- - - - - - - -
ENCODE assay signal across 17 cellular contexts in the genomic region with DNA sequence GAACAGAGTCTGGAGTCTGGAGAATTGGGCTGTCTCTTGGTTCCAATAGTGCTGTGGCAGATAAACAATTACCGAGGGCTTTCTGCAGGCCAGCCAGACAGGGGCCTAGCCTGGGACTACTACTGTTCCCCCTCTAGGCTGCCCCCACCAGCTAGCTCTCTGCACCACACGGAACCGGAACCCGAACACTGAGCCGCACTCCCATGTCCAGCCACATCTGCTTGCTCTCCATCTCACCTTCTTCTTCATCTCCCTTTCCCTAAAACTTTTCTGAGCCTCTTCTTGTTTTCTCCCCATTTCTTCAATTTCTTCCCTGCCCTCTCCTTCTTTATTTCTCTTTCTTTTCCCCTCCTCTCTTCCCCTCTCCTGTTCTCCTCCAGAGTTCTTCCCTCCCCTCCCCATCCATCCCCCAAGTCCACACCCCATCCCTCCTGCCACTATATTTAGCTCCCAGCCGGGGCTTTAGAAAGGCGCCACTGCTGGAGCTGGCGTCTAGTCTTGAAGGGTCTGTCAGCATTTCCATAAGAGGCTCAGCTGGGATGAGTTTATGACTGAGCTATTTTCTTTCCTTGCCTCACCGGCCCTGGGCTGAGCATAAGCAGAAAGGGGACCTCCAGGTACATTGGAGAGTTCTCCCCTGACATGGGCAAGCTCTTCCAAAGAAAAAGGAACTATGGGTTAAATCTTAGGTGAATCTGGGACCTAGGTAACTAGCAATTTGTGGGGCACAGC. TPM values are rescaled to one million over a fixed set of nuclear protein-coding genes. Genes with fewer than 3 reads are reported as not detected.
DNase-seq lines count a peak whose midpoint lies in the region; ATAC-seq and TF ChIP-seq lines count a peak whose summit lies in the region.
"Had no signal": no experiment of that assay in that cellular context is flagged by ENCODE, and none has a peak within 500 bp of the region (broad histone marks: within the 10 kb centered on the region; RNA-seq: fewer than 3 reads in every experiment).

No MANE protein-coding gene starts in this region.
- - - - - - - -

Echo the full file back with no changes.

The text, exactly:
ENCODE assay signal across 17 cellular contexts in the genomic region with DNA sequence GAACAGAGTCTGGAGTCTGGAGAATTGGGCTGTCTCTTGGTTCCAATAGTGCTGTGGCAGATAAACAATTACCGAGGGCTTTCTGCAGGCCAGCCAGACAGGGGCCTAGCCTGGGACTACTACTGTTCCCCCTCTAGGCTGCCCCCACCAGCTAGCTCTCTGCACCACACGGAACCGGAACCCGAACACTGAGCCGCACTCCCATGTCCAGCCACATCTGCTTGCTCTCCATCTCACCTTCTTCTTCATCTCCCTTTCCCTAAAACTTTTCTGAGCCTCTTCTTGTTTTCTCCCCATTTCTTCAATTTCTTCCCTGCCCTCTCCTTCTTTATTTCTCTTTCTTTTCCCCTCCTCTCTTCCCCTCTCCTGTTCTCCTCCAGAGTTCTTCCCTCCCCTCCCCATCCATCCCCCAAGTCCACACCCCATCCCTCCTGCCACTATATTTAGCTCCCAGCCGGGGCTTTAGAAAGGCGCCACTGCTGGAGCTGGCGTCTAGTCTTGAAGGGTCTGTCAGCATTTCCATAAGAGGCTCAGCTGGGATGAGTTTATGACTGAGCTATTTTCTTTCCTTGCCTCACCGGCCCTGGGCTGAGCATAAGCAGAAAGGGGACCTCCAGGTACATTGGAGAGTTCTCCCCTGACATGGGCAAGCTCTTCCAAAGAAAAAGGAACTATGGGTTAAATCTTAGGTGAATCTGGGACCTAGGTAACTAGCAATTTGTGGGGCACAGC. TPM values are rescaled to one million over a fixed set of nuclear protein-coding genes. Genes with fewer than 3 reads are reported as not detected.
DNase-seq lines count a peak whose midpoint lies in the region; ATAC-seq and TF ChIP-seq lines count a peak whose summit lies in the region.
"Had no signal": no experiment of that assay in that cellular context is flagged by ENCODE, and none has a peak within 500 bp of the region (broad histone marks: within the 10 kb centered on the region; RNA-seq: fewer than 3 reads in every experiment).

No MANE protein-coding gene starts in this region.